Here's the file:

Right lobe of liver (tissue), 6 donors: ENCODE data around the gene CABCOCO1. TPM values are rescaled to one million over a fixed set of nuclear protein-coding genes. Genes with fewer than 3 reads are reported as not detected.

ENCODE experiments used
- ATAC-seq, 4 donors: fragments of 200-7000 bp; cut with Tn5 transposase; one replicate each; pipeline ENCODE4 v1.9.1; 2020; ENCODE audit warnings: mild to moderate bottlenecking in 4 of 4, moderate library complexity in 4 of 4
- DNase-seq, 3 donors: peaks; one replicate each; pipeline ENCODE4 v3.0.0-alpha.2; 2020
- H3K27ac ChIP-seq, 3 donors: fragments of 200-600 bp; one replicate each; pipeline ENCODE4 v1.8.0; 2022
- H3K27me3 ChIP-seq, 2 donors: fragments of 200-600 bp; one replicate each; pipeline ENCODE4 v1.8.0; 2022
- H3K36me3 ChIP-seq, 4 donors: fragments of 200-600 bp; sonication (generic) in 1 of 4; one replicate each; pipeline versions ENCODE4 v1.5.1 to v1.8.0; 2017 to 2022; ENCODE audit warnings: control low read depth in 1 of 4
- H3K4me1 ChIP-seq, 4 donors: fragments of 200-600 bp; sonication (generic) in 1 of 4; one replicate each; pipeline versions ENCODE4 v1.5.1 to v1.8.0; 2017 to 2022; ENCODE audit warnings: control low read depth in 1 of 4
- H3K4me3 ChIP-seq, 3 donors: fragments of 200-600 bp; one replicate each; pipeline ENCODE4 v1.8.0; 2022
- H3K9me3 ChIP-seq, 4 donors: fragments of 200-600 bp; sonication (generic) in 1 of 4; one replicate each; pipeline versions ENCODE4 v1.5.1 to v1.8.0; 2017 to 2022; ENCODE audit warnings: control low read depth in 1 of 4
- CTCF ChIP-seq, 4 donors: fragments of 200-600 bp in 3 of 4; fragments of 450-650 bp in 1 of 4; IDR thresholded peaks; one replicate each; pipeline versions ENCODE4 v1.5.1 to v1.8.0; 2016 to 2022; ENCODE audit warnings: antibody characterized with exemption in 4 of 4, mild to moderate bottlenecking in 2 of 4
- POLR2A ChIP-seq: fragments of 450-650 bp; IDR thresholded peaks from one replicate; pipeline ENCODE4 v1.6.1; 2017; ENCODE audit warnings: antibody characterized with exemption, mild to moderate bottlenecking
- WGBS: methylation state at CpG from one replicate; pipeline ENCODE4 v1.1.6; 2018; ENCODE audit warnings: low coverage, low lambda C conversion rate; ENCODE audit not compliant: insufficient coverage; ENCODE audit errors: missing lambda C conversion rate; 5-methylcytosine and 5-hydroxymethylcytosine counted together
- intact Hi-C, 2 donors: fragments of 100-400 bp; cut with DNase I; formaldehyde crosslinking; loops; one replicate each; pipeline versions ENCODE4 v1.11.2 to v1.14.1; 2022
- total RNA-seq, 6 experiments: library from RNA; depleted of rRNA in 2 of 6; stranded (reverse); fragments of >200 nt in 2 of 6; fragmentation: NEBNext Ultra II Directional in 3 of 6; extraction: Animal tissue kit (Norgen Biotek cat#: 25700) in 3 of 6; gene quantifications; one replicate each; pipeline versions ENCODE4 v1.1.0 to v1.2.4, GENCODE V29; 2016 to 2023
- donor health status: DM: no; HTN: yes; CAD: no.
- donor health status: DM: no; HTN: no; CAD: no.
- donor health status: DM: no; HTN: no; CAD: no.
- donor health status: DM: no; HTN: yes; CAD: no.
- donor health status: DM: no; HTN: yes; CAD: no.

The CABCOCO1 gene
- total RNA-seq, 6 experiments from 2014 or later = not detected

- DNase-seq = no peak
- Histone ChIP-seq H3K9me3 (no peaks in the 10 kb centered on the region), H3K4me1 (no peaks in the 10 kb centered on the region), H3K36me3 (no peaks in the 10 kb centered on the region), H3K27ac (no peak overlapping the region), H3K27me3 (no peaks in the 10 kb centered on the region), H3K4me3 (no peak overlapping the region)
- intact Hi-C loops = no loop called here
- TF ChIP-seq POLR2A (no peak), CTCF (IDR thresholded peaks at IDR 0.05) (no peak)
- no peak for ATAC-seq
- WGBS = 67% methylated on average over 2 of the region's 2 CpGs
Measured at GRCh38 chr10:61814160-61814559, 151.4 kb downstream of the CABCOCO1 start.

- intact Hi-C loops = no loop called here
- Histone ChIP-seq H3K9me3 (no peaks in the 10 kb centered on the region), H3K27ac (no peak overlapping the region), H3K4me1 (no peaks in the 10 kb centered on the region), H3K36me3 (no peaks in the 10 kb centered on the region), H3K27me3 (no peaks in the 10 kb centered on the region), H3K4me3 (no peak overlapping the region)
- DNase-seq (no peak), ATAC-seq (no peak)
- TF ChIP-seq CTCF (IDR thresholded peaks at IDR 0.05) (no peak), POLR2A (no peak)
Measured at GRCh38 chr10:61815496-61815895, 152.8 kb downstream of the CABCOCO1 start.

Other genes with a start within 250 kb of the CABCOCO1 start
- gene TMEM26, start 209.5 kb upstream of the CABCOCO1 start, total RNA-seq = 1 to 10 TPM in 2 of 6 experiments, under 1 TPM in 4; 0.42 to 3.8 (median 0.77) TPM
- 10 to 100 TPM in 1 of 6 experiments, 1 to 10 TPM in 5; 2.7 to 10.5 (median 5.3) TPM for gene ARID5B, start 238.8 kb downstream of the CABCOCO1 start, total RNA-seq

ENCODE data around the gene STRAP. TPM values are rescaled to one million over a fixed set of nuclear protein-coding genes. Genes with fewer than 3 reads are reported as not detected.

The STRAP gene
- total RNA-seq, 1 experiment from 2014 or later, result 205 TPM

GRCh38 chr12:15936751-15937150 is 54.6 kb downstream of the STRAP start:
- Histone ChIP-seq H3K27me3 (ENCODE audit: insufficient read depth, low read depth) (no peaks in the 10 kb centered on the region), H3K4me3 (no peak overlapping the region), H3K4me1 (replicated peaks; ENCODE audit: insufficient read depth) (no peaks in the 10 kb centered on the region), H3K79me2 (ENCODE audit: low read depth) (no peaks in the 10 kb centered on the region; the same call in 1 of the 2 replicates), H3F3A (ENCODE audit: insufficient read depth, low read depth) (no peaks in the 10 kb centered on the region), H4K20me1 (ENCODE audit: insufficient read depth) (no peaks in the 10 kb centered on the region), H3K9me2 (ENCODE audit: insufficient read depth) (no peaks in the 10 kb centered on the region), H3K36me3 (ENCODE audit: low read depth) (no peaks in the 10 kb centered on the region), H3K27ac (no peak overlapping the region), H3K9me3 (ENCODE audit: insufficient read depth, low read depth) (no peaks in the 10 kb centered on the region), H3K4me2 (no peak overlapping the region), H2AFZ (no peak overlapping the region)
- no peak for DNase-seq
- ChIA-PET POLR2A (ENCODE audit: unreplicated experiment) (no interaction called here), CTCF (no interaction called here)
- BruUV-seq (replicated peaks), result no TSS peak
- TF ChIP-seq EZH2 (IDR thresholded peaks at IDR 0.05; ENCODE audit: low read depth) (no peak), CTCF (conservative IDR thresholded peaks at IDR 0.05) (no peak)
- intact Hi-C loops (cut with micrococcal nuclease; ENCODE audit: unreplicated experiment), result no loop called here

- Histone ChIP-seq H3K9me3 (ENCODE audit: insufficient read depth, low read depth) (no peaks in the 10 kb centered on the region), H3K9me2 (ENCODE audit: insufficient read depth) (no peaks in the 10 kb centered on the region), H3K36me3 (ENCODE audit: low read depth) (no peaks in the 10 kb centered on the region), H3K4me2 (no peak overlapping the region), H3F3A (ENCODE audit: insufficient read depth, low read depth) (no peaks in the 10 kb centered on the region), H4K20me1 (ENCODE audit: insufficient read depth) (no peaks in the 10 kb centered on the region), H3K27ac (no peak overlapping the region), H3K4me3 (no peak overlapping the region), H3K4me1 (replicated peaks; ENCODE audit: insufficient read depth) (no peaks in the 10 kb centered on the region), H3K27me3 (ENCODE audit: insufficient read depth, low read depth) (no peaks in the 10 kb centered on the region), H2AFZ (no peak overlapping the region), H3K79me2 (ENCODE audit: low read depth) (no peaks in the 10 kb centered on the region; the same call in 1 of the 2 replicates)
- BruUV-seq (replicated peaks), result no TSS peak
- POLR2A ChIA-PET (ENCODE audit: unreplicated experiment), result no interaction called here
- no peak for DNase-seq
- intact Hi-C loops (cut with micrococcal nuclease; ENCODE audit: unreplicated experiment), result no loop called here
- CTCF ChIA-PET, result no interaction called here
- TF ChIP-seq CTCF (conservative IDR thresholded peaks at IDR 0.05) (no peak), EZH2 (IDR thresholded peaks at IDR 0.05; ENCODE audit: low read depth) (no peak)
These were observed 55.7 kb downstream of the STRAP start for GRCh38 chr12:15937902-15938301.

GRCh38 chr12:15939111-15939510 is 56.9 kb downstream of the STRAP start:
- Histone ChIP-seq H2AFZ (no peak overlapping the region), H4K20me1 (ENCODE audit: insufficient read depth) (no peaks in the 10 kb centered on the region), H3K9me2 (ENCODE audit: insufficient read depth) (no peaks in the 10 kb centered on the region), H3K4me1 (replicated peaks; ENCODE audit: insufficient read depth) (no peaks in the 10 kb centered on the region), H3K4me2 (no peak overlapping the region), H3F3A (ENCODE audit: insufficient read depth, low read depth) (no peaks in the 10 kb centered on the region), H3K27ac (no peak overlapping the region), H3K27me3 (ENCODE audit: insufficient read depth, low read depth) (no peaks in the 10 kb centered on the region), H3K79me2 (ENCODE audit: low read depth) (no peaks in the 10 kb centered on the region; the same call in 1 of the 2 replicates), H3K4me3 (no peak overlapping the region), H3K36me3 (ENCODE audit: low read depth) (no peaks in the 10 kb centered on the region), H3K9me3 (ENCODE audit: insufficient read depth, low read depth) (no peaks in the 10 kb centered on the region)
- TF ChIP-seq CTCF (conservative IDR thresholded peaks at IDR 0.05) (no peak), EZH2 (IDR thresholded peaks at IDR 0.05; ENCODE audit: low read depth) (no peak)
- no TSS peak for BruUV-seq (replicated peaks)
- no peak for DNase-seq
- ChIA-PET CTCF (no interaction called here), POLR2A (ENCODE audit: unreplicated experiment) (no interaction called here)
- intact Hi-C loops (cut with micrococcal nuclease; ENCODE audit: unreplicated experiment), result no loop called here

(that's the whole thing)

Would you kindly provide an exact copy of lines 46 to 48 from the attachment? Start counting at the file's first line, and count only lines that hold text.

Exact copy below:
- TF ChIP-seq EZH2 (IDR thresholded peaks at IDR 0.05; ENCODE audit: low read depth) (no peak), CTCF (conservative IDR thresholded peaks at IDR 0.05) (no peak)
- intact Hi-C loops (cut with micrococcal nuclease; ENCODE audit: unreplicated experiment), result no loop called here

- Histone ChIP-seq H3K9me3 (ENCODE audit: insufficient read depth, low read depth) (no peaks in the 10 kb centered on the region), H3K9me2 (ENCODE audit: insufficient read depth) (no peaks in the 10 kb centered on the region), H3K36me3 (ENCODE audit: low read depth) (no peaks in the 10 kb centered on the region), H3K4me2 (no peak overlapping the region), H3F3A (ENCODE audit: insufficient read depth, low read depth) (no peaks in the 10 kb centered on the region), H4K20me1 (ENCODE audit: insufficient read depth) (no peaks in the 10 kb centered on the region), H3K27ac (no peak overlapping the region), H3K4me3 (no peak overlapping the region), H3K4me1 (replicated peaks; ENCODE audit: insufficient read depth) (no peaks in the 10 kb centered on the region), H3K27me3 (ENCODE audit: insufficient read depth, low read depth) (no peaks in the 10 kb centered on the region), H2AFZ (no peak overlapping the region), H3K79me2 (ENCODE audit: low read depth) (no peaks in the 10 kb centered on the region; the same call in 1 of the 2 replicates)